Sen. Ben CardinBenjamin (Ben) Louis CardinSanders: Netanyahu has cultivated 'racist nationalism' Tensions mount among Democrats over US-Israel policy House panel advances bipartisan retirement savings bill MORE (D-Md.) suggested Sunday that conflicts detailed in former Defense Secretary Robert Gates’s new book were trumped up to sell more copies.

Excerpts of his memoir have created headlines in Washington. They show a deep disagreement with President Obama over strategy in the Afghan War, as well as criticisms of Vice President Biden and former Secretary of State Hillary ClintonHillary Diane Rodham ClintonDemocrats say it's up to GOP to stop Trump 2024 Hillary Clinton to speak at Asian Americans and Pacific Islanders summit More than half of eligible Latinos voted in 2020, setting record MORE.


But on “Fox News Sunday,” Cardin said the president’s team agreed more often than one would think from the firey headlines emanating from the book. He went on to suggest that those disputes received disproportionate attention to help it sell copies.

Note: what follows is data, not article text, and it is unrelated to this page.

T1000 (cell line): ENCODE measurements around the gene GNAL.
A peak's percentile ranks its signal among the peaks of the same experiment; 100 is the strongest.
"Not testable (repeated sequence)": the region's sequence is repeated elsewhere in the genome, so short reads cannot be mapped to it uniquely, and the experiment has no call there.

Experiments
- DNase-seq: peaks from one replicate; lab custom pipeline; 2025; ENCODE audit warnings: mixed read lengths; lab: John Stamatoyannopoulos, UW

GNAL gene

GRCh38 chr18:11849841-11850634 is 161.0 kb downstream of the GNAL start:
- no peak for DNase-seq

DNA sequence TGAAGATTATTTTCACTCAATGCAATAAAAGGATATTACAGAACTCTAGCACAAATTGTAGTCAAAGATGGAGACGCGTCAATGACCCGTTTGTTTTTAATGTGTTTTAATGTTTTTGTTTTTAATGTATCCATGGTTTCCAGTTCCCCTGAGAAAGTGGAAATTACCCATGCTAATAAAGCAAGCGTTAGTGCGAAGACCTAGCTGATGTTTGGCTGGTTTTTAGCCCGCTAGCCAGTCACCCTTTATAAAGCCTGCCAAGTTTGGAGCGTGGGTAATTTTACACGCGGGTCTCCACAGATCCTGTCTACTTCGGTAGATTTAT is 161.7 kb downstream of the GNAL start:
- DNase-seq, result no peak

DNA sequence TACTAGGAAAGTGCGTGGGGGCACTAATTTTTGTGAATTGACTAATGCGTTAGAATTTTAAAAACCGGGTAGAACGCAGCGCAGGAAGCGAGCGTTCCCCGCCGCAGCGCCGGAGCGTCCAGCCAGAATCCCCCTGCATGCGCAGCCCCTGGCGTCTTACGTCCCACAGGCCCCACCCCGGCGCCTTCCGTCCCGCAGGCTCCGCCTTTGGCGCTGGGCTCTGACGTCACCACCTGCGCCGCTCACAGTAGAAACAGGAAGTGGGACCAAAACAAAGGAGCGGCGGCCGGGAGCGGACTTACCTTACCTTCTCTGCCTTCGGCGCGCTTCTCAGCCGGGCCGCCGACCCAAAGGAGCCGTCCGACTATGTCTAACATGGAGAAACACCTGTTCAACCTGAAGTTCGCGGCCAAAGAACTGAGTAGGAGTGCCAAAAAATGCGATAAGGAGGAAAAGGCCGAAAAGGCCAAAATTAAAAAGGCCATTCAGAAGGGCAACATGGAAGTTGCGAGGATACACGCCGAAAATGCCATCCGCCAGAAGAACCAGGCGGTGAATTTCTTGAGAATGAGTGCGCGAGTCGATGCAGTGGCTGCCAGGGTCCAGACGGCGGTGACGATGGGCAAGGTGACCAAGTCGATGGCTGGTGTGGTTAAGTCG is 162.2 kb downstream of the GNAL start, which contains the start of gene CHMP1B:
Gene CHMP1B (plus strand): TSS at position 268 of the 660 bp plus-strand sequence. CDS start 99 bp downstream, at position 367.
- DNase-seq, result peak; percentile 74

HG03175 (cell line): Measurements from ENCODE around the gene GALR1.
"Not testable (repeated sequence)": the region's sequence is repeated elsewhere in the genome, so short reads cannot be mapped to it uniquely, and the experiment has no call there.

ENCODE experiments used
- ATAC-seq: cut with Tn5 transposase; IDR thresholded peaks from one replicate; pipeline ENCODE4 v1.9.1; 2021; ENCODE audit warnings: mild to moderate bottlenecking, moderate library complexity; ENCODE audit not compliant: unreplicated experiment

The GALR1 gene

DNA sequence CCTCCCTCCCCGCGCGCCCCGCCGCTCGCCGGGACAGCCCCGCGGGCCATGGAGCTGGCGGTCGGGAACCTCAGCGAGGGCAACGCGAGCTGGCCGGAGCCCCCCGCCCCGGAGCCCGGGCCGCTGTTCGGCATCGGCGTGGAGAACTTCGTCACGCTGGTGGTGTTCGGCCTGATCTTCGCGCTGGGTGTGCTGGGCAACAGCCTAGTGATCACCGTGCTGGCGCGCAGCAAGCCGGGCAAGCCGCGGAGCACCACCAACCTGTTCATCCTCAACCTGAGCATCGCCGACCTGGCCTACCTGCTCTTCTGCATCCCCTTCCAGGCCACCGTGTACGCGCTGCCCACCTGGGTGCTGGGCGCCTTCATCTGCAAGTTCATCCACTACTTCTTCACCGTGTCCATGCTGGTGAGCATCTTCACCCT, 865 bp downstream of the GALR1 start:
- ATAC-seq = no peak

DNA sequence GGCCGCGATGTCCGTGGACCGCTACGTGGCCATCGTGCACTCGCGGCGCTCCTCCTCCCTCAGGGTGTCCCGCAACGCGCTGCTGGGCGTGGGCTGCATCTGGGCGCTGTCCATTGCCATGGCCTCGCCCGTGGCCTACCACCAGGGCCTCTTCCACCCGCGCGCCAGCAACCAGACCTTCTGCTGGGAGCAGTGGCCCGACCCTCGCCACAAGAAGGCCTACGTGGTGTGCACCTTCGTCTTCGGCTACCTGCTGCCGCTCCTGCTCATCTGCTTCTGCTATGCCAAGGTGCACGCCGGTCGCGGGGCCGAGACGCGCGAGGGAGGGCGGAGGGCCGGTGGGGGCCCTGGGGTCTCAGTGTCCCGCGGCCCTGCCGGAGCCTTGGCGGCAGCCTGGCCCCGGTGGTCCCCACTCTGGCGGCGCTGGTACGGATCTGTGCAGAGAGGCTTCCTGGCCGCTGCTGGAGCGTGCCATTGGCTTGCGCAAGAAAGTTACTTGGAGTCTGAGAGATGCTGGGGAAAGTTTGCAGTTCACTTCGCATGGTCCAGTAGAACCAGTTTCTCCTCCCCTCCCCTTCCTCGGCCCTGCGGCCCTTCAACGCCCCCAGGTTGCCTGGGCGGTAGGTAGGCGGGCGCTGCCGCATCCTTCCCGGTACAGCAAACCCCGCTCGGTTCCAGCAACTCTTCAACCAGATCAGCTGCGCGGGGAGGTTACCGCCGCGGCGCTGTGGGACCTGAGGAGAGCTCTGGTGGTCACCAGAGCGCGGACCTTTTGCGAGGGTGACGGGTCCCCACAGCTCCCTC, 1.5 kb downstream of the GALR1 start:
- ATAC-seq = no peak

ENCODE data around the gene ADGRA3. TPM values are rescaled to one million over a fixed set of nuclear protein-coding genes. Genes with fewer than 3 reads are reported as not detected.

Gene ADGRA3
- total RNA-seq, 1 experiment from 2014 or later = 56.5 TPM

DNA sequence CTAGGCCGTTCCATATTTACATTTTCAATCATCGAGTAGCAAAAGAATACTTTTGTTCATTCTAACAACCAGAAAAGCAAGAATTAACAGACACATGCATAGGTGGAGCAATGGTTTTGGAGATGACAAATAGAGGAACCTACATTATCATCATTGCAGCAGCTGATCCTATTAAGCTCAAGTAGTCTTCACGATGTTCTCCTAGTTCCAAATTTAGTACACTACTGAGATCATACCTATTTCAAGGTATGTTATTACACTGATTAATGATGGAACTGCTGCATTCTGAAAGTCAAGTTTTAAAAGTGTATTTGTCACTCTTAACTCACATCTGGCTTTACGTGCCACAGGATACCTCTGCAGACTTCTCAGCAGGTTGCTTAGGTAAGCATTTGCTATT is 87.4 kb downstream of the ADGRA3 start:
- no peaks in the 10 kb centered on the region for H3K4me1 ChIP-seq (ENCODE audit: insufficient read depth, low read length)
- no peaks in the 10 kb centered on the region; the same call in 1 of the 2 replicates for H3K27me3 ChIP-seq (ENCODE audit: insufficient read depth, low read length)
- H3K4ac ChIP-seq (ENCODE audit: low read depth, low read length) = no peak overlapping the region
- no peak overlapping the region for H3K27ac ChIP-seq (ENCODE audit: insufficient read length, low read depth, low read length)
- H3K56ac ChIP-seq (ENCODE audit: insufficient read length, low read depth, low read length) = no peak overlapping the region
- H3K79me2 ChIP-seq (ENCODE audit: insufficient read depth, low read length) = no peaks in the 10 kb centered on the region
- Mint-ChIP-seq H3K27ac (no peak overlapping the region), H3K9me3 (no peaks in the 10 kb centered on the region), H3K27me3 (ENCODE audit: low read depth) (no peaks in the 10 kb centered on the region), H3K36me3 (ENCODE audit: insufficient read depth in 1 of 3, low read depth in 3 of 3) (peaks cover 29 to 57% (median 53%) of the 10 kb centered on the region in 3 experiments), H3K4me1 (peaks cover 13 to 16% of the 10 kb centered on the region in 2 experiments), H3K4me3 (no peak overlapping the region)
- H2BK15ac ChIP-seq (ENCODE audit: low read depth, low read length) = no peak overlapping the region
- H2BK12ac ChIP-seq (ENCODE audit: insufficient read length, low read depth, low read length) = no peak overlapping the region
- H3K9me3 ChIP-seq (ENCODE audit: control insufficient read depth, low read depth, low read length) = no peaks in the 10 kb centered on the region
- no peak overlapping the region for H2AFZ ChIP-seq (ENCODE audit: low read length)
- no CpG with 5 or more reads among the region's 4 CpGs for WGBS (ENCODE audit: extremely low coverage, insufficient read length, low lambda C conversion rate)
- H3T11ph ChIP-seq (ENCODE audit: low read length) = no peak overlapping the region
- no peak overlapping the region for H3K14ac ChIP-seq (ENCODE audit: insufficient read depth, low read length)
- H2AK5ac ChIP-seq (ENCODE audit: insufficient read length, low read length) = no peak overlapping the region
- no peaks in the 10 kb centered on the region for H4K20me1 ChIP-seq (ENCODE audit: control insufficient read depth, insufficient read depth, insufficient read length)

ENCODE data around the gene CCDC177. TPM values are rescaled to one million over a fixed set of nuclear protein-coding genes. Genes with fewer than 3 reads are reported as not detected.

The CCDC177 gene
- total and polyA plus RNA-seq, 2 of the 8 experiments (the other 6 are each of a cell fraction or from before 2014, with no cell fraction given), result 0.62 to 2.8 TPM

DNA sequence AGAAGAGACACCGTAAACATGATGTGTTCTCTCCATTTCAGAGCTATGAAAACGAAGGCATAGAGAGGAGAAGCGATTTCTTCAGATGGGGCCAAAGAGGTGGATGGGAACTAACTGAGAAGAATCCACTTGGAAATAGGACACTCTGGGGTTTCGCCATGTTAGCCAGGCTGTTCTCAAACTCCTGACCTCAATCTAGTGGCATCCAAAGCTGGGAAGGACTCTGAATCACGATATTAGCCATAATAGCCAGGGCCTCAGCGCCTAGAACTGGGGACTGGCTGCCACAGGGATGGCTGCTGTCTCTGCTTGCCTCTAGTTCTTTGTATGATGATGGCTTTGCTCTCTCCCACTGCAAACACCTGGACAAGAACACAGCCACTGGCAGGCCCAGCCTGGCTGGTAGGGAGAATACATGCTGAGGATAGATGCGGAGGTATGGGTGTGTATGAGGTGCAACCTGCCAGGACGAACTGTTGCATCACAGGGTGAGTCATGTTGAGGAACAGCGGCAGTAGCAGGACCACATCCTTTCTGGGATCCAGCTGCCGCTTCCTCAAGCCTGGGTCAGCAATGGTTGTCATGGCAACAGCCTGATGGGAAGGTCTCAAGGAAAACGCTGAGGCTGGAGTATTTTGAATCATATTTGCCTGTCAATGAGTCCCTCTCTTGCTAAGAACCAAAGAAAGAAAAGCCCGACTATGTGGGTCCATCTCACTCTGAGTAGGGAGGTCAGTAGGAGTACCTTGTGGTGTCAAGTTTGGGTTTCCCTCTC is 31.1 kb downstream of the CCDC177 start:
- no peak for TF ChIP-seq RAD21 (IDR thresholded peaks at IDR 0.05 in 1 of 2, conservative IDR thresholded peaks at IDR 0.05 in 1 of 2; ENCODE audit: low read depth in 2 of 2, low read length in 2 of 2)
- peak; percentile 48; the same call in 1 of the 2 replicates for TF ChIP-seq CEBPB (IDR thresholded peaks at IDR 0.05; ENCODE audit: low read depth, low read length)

“Looks like an effort to make the book more popular on newsstands,” he said.

Cardin also argued that spilling details from private conversations with the president in a tell-all memoir could discourage others from seeking differing opinions and having frank conversations.

“That’s good that he welcome diverse opinions,” he said. “Reading about it in a book can only harm those discussions in the future.”

Sen. James InhofeJames (Jim) Mountain InhofeInhofe tells EPA nominee he'll talk to her 'daddy' if she does not 'behave' OVERNIGHT ENERGY: Senate nixes Trump rule limiting methane regulation | Senate confirms EPA chief: Biden's climate goals are 'an opportunity to lead' | Fine-particle pollution disproportionately hurts people of color: research EPA chief: Biden's climate goals are 'an opportunity to lead' MORE (R-Okla.), who appeared alongside Cardin on the program, highlighted an excerpt where Clinton and Obama both admit that at least part of their motivation to opposing the surge of troops in Iraq had been political. He said that segment is “very damaging to her” and could hamper her chances at another presidential run in 2016.

“I think it’s going to come back and hurt her,” he said.

In his book, Gates also claimed that Biden has been wrong on every major foreign policy decision over the last several decades. Inhofe did not go quite so far, calling his former Senate colleague a “real gracious person” while noting their differing opinions.

“I can’t say he’s been wrong on everything, but I’ve disagreed with him on most things,” said Inhofe.